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  • American Indians FREE Artful Connections Videoconference

    Grades 3+

    OVERVIEW American Indians are part of the past, present, and future of the United States. Explore histories and cultures of some American Indians as captured by both Native and non-Native artists. Discuss the influence of geography, tradition, and tribal affiliation on contemporary Indian artists.

    After participation in this videoconference, your students will be better able to:

    • Reflect upon and discuss the breadth and diversity of Native cultures;

    • Understand the effect of encounters between American Indian and Euro-American groups;

    • Understand the historical context of artworks by and about American Indians;

    • Use visual vocabulary to articulate observations and interpretations of artworks.


    K-12.8: Interpret intent and meaning in artistic work K-12.11: Relate artistic ideas and works from a variety of sources with societal, cultural, and historical context to deepen understanding

    Historical Thinking K-12.3: Analyze and interpret multiple perspectives in history to compare and contrast differing sets of ideas, values, personalities, behaviors, and institutions, and to challenge arguments of historical inevitability

    US History K-4.3: The History of the United States: Democratic Principles and Values and the Peoples from Many Cultures Who Contributed to Its Cultural, Economic, and Political Heritage 5-12, Era 4: Expansion and Reform (1801-1861) 5-12, Era 10: Contemporary United States (1968 to the Present)

    Civics K-12.4: Relationship of the United States to Other Nations and to World Affairs 5-12.1: Civic Life, Politics, and Government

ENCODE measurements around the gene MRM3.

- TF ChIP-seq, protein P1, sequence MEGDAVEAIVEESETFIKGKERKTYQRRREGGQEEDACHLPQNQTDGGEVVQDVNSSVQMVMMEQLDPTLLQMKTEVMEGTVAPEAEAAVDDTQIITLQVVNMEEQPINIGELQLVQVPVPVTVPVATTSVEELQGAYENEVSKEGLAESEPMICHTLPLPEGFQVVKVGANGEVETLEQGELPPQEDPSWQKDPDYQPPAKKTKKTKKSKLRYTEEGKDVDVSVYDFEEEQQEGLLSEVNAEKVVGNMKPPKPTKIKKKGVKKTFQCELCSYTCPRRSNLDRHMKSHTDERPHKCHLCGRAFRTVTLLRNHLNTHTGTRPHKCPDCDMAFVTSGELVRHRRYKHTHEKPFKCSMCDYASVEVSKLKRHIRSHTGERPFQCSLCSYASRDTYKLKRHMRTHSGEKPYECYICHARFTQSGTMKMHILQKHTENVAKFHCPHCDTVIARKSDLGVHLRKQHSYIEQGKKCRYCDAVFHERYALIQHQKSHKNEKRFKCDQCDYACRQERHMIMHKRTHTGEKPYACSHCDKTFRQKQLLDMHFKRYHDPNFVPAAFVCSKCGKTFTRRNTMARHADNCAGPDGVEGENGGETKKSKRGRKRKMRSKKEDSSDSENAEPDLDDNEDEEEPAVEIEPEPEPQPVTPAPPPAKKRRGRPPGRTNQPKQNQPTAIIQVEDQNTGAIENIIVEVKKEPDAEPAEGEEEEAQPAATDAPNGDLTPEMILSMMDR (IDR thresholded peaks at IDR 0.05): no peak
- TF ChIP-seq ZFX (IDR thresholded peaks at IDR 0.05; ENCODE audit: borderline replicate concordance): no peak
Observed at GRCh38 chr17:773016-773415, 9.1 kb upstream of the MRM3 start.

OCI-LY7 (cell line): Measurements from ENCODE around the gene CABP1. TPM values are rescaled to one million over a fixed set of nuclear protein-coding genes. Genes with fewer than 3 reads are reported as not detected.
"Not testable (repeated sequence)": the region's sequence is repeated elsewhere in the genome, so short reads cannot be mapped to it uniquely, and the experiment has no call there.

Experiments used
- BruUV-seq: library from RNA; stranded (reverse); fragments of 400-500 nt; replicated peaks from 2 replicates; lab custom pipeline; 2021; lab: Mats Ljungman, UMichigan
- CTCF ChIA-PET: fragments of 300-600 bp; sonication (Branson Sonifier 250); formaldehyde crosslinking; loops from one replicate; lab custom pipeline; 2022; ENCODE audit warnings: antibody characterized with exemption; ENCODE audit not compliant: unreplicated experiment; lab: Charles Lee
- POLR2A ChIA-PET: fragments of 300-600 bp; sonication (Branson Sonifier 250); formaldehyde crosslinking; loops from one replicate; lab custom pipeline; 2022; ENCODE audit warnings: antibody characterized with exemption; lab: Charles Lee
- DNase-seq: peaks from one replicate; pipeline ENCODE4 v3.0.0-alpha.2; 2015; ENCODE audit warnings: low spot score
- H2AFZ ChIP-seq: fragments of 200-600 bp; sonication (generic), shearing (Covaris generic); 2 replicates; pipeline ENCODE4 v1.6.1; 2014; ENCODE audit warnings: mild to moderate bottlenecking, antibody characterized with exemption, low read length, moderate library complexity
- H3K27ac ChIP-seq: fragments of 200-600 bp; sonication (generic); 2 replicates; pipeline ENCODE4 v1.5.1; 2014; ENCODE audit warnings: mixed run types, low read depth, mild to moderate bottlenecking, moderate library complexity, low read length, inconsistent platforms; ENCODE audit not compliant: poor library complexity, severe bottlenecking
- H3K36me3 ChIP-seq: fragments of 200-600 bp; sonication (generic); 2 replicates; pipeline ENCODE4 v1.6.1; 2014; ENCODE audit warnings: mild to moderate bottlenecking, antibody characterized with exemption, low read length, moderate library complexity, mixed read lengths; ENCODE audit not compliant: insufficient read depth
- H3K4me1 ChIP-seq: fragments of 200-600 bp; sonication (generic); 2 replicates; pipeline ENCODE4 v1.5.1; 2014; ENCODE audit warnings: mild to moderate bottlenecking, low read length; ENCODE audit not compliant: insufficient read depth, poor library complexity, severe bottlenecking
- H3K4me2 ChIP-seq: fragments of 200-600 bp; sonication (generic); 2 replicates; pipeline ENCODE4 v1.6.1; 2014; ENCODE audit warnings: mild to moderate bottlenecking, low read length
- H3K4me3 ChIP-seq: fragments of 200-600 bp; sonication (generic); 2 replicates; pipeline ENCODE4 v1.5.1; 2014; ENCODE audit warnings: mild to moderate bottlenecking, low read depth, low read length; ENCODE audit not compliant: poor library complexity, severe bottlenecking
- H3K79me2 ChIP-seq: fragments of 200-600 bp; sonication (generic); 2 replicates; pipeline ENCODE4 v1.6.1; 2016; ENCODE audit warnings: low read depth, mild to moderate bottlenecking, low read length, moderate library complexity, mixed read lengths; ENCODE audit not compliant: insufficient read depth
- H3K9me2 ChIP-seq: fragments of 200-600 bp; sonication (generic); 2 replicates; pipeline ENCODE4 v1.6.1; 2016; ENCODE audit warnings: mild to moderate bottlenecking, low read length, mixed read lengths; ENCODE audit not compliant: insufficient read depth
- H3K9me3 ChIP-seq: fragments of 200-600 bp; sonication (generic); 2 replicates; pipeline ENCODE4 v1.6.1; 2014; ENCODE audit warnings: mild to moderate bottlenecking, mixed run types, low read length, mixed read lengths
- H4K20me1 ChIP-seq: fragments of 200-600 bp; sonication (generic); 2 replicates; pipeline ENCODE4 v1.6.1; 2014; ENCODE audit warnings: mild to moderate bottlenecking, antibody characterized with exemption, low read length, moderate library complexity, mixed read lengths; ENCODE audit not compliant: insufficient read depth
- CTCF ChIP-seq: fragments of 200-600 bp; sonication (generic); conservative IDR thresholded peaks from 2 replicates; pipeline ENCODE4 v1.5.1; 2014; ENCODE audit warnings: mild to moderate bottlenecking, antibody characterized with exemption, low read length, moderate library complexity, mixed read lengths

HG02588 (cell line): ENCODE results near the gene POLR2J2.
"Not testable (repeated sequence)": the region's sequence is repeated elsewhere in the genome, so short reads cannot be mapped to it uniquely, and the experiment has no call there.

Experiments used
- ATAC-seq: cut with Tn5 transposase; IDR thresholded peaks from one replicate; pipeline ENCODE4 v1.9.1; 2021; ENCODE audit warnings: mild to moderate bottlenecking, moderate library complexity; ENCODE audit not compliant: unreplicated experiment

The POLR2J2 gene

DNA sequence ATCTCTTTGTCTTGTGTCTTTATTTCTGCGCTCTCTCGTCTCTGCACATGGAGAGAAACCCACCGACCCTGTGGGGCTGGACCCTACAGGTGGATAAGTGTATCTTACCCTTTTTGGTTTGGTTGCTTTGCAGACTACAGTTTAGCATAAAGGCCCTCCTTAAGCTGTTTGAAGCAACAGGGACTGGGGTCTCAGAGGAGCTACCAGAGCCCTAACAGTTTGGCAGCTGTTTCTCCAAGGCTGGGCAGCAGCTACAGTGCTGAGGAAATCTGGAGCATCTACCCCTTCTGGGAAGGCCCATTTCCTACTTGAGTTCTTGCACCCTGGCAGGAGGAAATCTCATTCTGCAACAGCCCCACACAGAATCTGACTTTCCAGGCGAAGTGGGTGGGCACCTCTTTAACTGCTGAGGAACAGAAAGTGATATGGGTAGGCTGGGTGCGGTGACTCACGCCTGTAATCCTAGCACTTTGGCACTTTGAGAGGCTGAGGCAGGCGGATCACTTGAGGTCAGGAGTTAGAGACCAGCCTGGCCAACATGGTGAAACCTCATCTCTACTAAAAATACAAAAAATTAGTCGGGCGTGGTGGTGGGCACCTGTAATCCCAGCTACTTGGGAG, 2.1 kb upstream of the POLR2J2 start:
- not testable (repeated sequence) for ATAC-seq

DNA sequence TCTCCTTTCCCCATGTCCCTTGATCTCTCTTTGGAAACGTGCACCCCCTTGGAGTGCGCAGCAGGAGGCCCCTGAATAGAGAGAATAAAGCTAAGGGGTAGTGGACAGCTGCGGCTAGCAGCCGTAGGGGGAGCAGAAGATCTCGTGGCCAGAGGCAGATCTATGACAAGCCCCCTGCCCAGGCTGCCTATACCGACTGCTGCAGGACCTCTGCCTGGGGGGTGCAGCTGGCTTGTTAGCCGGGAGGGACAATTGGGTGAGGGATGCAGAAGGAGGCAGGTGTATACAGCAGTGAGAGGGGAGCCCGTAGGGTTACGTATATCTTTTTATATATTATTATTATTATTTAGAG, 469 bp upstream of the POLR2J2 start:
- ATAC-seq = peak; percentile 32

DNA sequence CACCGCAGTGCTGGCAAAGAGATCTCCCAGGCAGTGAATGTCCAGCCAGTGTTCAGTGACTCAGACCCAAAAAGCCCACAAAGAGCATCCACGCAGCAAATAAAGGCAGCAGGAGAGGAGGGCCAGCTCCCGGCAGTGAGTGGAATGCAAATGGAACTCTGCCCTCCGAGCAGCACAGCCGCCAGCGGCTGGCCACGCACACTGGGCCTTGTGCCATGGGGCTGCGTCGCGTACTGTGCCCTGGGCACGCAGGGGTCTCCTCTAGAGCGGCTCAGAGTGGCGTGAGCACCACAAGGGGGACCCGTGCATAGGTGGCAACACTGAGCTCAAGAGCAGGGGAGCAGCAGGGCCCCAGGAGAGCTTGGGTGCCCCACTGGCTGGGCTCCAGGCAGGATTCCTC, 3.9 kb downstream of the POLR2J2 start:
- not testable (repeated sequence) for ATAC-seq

KEY CONCEPTS Great Plains, buffalo, indigenous, migration, nation, American Indian, nomadic, treaty, tribe, diversity, stereotype

  • To request this FREE program, visit or contact Rebecca Fulcher at [email protected] More information and a full list of standards are at

    RELATED ARTWORKS Many artworks in our collection support this videoconference. A representative sample appears below. Please note that images used during your videoconference may vary.

    George Catlin, Stu-mick-o-súcks, Buffalo Bull’s Back Fat, Head Chief, Blood Tribe, 1832, oil on canvas, 29 x 24 in., Gift of Mrs. Joseph Harrison, Jr., 1985.66.149.

    Fritz Scholder, Indian in the Snow, 1972, acrylic on canvas, 30 x 30 in., Gift of Benjamin P. Nicolette, 1980.107.

    Helen Cordero, Storyteller with Twenty Figures, ca. 1985, fired clay with slip and beeweed, 11 1/8 x 7 7/8 x 11 in., Gift of Chuck and Jan Rosenak and museum purchase made possible by Mrs. Gibson Fahnestock, 1997.124.148.

    Jaune Quick-To-See Smith, State Names, 2000, oil, collage, and mixed media on canvas, 48 x 72 in., Gift of Elizabeth Ann Dugan and museum purchase, 2004.28.


    George Catlin, Wi-jún-jon, Pigeon’s Egg Head (The Light) Going To and Returning From Washington, 1837-1839, oil on canvas, 29 x 24 in., Gift of Mrs. Joseph Harrison, Jr., 1985.66.474.

    Linda Nez, Carnival, 1992, commercial yarn, 43 x 57 1/2 in., Gift of Chuck and Jan Rosenak and museum purchase made possible by Ralph Cross Johnson, 1997.124.188.

    Have questions about Artful Connections videoconferences? Visit our Frequently Asked Questions webpage.